THE massive united action of workers and youth in Greece, unleashed in the enormous one-day general strike last Wednesday, has toppled the hated government of Prime Minister Yiorghos Papandreou.
This has destroyed the conspiracies of the ruling class for a ‘grand coalition’ government and has opened the way for revolutionary developments of historic importance.
At 10.00pm on Wednesday night a defeated Papandreou made a short statement declaring that he and the right-wing Opposition leader Antonis Samaras had failed to reach agreement on a coalition government and thus he was being forced to form a new government which is to seek a vote of confidence in the Vouli (Parliament) this Sunday night.
But even before the strike, Papandreou had lost the support of two deputies, and his parliamentary majority now is cut to just four. On Thursday morning another Papandreou parliamentary deputy announced his resignation.
Like a huge tidal wave 100,000 workers, organised by their trades unions, marched to the Vouli square where they merged with tens of thousands of youth and workers congregated there. About ten thousand more had blocked the roads in two other locations around the Vouli building to prevent ministers and parliamentary deputies from entering to discuss the new savage economic austerity measures demanded by the IMF and the European Commission.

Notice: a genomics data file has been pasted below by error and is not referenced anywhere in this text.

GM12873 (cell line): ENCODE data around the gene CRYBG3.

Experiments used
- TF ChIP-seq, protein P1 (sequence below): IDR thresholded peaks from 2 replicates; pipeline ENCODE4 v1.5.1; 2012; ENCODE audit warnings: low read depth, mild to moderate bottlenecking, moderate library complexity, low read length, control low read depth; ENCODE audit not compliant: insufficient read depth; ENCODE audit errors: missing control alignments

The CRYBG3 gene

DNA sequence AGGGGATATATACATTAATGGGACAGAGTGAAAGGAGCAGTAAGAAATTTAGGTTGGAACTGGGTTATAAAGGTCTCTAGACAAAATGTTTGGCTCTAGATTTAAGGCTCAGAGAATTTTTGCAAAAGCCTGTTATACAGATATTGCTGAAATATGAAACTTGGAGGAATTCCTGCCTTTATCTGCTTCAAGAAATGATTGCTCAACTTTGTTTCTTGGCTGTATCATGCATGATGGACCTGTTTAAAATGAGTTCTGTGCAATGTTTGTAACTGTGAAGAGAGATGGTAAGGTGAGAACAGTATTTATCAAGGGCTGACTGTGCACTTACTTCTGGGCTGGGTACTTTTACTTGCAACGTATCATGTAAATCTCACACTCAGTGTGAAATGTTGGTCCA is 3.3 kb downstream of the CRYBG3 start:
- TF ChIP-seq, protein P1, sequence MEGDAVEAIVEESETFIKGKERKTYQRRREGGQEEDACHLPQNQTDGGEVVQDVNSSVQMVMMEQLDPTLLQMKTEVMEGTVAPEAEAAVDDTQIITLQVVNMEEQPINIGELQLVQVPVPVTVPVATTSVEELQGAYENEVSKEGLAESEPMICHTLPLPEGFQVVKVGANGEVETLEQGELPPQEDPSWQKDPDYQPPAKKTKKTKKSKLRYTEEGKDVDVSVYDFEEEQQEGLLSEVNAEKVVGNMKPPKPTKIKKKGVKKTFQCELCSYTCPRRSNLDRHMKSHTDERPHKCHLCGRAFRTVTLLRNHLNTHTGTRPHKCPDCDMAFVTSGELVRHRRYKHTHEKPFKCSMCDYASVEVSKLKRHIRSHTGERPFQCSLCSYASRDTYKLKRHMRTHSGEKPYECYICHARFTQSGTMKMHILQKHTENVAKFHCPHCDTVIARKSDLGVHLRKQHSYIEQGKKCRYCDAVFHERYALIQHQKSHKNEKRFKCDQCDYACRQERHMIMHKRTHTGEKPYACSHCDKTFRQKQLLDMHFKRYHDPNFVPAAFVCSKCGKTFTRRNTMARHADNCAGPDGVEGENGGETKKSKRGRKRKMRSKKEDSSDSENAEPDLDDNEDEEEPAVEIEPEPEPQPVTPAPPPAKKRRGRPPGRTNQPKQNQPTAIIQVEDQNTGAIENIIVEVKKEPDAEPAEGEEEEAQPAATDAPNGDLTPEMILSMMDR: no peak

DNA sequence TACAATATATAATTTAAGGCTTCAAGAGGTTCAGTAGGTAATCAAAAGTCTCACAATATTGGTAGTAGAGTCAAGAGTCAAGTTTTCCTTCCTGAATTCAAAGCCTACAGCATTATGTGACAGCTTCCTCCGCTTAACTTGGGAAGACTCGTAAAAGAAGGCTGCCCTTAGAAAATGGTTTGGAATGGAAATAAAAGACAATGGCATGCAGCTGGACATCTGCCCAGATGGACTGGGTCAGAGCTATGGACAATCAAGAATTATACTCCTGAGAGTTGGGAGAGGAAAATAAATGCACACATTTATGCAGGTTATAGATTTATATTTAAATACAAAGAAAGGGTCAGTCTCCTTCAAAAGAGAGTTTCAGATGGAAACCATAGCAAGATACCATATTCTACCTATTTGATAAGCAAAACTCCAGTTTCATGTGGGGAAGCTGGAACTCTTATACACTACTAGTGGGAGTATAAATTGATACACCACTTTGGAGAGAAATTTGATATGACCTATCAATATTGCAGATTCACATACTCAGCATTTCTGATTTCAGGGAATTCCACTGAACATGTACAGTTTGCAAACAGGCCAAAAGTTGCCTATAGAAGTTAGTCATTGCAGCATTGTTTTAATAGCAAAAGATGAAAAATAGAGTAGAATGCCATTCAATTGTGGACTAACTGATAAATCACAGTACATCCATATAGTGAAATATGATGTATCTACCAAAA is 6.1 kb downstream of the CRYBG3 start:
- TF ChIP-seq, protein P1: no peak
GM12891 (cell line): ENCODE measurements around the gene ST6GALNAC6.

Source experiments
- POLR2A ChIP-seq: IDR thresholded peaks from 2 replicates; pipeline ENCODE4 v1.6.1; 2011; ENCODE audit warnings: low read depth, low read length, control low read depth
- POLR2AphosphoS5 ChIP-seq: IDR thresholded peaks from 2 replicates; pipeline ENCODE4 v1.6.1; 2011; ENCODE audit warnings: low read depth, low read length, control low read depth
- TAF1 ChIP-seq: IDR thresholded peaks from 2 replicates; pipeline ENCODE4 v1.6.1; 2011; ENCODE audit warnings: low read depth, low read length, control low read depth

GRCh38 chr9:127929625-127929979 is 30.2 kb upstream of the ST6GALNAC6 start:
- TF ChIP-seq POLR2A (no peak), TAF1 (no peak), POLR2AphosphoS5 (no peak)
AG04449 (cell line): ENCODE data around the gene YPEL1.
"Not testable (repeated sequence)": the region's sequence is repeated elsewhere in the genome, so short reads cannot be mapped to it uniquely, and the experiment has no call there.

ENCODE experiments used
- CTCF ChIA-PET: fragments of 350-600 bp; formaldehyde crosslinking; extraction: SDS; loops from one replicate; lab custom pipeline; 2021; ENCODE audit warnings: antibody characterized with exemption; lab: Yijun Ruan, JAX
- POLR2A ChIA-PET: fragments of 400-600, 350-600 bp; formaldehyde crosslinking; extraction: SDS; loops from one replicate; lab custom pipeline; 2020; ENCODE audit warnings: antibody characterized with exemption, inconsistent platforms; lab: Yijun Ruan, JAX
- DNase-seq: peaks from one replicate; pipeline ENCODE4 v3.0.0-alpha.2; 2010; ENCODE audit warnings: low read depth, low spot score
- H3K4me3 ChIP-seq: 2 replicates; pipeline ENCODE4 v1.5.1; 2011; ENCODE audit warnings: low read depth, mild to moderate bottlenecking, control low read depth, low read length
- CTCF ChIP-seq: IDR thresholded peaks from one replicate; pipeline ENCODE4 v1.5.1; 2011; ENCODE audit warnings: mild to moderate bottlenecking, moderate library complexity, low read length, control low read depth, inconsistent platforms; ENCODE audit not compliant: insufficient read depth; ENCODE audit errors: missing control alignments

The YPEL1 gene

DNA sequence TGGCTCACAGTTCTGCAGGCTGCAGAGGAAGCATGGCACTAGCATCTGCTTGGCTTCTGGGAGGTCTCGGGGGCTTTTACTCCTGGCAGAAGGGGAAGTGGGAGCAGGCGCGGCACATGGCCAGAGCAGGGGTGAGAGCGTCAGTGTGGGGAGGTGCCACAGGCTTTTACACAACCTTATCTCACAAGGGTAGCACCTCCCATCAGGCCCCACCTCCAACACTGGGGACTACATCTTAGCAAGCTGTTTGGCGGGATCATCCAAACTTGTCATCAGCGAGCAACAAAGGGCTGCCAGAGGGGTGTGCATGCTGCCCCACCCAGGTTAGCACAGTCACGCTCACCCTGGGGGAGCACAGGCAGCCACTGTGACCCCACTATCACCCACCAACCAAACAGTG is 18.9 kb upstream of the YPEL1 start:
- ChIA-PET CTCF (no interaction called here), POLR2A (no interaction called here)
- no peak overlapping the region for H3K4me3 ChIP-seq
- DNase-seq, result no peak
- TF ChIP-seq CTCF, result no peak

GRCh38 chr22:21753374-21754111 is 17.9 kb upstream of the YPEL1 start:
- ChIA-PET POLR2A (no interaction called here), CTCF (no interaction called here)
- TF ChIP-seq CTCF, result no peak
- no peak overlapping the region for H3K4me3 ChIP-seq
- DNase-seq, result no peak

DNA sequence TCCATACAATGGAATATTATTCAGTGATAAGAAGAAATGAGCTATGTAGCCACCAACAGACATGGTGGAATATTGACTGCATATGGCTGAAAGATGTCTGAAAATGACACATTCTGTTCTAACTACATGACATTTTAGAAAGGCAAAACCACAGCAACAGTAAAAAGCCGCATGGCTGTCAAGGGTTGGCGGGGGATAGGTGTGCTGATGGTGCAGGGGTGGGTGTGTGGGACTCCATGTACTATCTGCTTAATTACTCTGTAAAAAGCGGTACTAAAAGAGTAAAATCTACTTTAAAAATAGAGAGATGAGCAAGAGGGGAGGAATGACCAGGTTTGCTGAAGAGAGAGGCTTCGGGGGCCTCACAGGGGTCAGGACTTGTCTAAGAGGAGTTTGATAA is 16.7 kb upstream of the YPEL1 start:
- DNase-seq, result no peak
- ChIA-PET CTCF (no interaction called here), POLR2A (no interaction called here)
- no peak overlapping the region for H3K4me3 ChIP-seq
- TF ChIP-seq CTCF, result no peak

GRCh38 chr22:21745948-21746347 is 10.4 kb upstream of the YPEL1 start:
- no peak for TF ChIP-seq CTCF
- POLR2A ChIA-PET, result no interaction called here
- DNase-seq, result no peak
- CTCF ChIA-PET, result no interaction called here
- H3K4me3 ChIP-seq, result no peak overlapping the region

At about 9.00am, demonstrators attacked with stones, eggs and fruit, cars carrying the President of Greece and the Prime Minister as they passed in high speed through a blockade. Then demonstrators staged a sit-in. An eyewitness, Athens Polytechnic Assistant Professor Nikos Belavilas, told News Line that the sit-in was attacked by the riot police, and demonstrators were violently pushed aside or arrested. Belavilas was hit by a riot police shield on his head and needed hospital treatment. The demonstrators demanded that all those arrested be freed and the riot police were forced to obey.
This incident was used as a pretext for the journalists’ trade union leaders to call off the strike in the media, a decision bitterly attacked by journalists and media workers.
By lunchtime the square in front of the Vouli was absolutely packed as more and more marchers were coming into the square. Even the Greek Communist Party’s (KKE) march, about 30,000 strong, entered the square and remained there for two hours. The leaders of the KKE have refused to support the nightly rallies in the Vouli square saying that the youth and workers who participate are ‘apolitical’ and have ‘no political perspective’.
But the Trotskyists of the Revolutionary Marxist League (RML), the Greek section of the International Committee of the Fourth International, sold hundreds of copies of their newspaper in the square calling for the overthrow of the Papandreou parliamentary junta and for the kicking out of the IMF and EC through an indefinite general political strike.
Intense political discussions were carried out centering on where do we go from here, as workers and youth were certain that this movement is going to win.